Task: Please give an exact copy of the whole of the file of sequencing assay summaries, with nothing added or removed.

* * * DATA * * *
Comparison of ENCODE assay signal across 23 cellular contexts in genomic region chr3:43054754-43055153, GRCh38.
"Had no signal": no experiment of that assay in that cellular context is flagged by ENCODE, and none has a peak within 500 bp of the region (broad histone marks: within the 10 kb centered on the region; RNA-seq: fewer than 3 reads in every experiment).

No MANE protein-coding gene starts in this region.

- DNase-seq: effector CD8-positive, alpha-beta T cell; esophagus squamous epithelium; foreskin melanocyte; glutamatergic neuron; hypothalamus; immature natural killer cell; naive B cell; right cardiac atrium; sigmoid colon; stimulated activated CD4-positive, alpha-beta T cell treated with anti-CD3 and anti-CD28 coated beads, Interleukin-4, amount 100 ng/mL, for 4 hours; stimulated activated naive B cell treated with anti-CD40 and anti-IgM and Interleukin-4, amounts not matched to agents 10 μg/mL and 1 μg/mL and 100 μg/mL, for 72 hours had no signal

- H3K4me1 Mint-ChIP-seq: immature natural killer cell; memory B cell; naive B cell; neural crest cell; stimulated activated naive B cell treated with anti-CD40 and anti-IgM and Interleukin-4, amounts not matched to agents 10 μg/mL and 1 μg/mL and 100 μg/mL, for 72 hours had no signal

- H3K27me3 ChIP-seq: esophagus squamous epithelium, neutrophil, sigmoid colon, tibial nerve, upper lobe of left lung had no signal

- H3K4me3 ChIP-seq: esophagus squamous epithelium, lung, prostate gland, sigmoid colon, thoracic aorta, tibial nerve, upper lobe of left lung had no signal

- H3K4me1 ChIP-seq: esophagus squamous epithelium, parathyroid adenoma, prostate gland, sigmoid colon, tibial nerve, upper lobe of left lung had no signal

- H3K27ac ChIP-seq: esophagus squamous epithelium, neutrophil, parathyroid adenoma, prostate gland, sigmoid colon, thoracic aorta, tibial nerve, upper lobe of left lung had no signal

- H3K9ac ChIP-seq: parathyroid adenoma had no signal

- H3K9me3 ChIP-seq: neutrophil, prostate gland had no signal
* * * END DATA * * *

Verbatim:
Comparison of ENCODE assay signal across 23 cellular contexts in genomic region chr3:43054754-43055153, GRCh38.
"Had no signal": no experiment of that assay in that cellular context is flagged by ENCODE, and none has a peak within 500 bp of the region (broad histone marks: within the 10 kb centered on the region; RNA-seq: fewer than 3 reads in every experiment).

No MANE protein-coding gene starts in this region.

- DNase-seq: effector CD8-positive, alpha-beta T cell; esophagus squamous epithelium; foreskin melanocyte; glutamatergic neuron; hypothalamus; immature natural killer cell; naive B cell; right cardiac atrium; sigmoid colon; stimulated activated CD4-positive, alpha-beta T cell treated with anti-CD3 and anti-CD28 coated beads, Interleukin-4, amount 100 ng/mL, for 4 hours; stimulated activated naive B cell treated with anti-CD40 and anti-IgM and Interleukin-4, amounts not matched to agents 10 μg/mL and 1 μg/mL and 100 μg/mL, for 72 hours had no signal

- H3K4me1 Mint-ChIP-seq: immature natural killer cell; memory B cell; naive B cell; neural crest cell; stimulated activated naive B cell treated with anti-CD40 and anti-IgM and Interleukin-4, amounts not matched to agents 10 μg/mL and 1 μg/mL and 100 μg/mL, for 72 hours had no signal

- H3K27me3 ChIP-seq: esophagus squamous epithelium, neutrophil, sigmoid colon, tibial nerve, upper lobe of left lung had no signal

- H3K4me3 ChIP-seq: esophagus squamous epithelium, lung, prostate gland, sigmoid colon, thoracic aorta, tibial nerve, upper lobe of left lung had no signal

- H3K4me1 ChIP-seq: esophagus squamous epithelium, parathyroid adenoma, prostate gland, sigmoid colon, tibial nerve, upper lobe of left lung had no signal

- H3K27ac ChIP-seq: esophagus squamous epithelium, neutrophil, parathyroid adenoma, prostate gland, sigmoid colon, thoracic aorta, tibial nerve, upper lobe of left lung had no signal

- H3K9ac ChIP-seq: parathyroid adenoma had no signal

- H3K9me3 ChIP-seq: neutrophil, prostate gland had no signal